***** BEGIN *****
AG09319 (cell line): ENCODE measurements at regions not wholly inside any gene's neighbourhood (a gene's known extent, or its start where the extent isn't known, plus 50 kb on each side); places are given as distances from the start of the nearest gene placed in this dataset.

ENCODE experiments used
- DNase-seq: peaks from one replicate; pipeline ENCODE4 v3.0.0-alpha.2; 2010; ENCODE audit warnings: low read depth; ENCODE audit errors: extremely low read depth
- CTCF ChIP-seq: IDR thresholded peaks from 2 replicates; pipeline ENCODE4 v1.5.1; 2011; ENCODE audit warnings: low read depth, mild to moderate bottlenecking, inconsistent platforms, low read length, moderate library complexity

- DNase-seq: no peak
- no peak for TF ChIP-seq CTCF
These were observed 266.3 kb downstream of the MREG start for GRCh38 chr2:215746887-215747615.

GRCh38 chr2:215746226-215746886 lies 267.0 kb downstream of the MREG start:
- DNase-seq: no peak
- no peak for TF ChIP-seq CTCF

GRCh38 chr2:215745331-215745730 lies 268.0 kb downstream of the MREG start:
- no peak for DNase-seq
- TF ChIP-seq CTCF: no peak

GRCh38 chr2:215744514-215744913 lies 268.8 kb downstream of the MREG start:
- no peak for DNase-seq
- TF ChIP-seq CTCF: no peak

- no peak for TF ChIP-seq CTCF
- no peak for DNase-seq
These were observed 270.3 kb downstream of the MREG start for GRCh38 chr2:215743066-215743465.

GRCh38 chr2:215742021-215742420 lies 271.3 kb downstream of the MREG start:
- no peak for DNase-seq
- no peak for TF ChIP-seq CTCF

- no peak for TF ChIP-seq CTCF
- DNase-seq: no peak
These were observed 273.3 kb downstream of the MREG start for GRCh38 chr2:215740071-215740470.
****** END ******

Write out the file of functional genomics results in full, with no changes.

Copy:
AG09319 (cell line): ENCODE measurements at regions not wholly inside any gene's neighbourhood (a gene's known extent, or its start where the extent isn't known, plus 50 kb on each side); places are given as distances from the start of the nearest gene placed in this dataset.

ENCODE experiments used
- DNase-seq: peaks from one replicate; pipeline ENCODE4 v3.0.0-alpha.2; 2010; ENCODE audit warnings: low read depth; ENCODE audit errors: extremely low read depth
- CTCF ChIP-seq: IDR thresholded peaks from 2 replicates; pipeline ENCODE4 v1.5.1; 2011; ENCODE audit warnings: low read depth, mild to moderate bottlenecking, inconsistent platforms, low read length, moderate library complexity

- DNase-seq: no peak
- no peak for TF ChIP-seq CTCF
These were observed 266.3 kb downstream of the MREG start for GRCh38 chr2:215746887-215747615.

GRCh38 chr2:215746226-215746886 lies 267.0 kb downstream of the MREG start:
- DNase-seq: no peak
- no peak for TF ChIP-seq CTCF

GRCh38 chr2:215745331-215745730 lies 268.0 kb downstream of the MREG start:
- no peak for DNase-seq
- TF ChIP-seq CTCF: no peak

GRCh38 chr2:215744514-215744913 lies 268.8 kb downstream of the MREG start:
- no peak for DNase-seq
- TF ChIP-seq CTCF: no peak

- no peak for TF ChIP-seq CTCF
- no peak for DNase-seq
These were observed 270.3 kb downstream of the MREG start for GRCh38 chr2:215743066-215743465.

GRCh38 chr2:215742021-215742420 lies 271.3 kb downstream of the MREG start:
- no peak for DNase-seq
- no peak for TF ChIP-seq CTCF

- no peak for TF ChIP-seq CTCF
- DNase-seq: no peak
These were observed 273.3 kb downstream of the MREG start for GRCh38 chr2:215740071-215740470.